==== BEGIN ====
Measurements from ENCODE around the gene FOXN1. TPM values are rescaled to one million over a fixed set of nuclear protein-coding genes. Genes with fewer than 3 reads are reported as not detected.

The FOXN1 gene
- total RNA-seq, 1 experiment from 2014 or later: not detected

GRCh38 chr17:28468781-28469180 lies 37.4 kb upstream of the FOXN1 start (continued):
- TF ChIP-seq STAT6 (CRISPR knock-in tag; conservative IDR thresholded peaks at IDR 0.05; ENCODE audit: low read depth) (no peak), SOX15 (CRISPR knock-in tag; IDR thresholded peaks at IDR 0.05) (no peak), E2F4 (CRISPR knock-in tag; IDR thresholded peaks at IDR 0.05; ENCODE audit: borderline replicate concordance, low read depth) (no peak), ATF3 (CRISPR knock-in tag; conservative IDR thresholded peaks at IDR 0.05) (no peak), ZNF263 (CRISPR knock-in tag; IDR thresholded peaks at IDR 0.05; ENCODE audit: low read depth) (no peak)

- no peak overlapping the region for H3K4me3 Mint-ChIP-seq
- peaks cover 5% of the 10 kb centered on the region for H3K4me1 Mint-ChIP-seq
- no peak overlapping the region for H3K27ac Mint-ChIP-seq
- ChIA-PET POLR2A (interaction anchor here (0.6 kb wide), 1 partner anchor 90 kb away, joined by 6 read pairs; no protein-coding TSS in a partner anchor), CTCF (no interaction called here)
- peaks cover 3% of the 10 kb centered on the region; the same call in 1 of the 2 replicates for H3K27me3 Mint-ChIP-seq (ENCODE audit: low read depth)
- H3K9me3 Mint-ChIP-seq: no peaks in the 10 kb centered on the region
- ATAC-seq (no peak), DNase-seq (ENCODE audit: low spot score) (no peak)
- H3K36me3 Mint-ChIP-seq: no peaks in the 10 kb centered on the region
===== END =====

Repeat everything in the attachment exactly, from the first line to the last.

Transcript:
Measurements from ENCODE around the gene FOXN1. TPM values are rescaled to one million over a fixed set of nuclear protein-coding genes. Genes with fewer than 3 reads are reported as not detected.

The FOXN1 gene
- total RNA-seq, 1 experiment from 2014 or later: not detected

GRCh38 chr17:28468781-28469180 lies 37.4 kb upstream of the FOXN1 start (continued):
- TF ChIP-seq STAT6 (CRISPR knock-in tag; conservative IDR thresholded peaks at IDR 0.05; ENCODE audit: low read depth) (no peak), SOX15 (CRISPR knock-in tag; IDR thresholded peaks at IDR 0.05) (no peak), E2F4 (CRISPR knock-in tag; IDR thresholded peaks at IDR 0.05; ENCODE audit: borderline replicate concordance, low read depth) (no peak), ATF3 (CRISPR knock-in tag; conservative IDR thresholded peaks at IDR 0.05) (no peak), ZNF263 (CRISPR knock-in tag; IDR thresholded peaks at IDR 0.05; ENCODE audit: low read depth) (no peak)

- no peak overlapping the region for H3K4me3 Mint-ChIP-seq
- peaks cover 5% of the 10 kb centered on the region for H3K4me1 Mint-ChIP-seq
- no peak overlapping the region for H3K27ac Mint-ChIP-seq
- ChIA-PET POLR2A (interaction anchor here (0.6 kb wide), 1 partner anchor 90 kb away, joined by 6 read pairs; no protein-coding TSS in a partner anchor), CTCF (no interaction called here)
- peaks cover 3% of the 10 kb centered on the region; the same call in 1 of the 2 replicates for H3K27me3 Mint-ChIP-seq (ENCODE audit: low read depth)
- H3K9me3 Mint-ChIP-seq: no peaks in the 10 kb centered on the region
- ATAC-seq (no peak), DNase-seq (ENCODE audit: low spot score) (no peak)
- H3K36me3 Mint-ChIP-seq: no peaks in the 10 kb centered on the region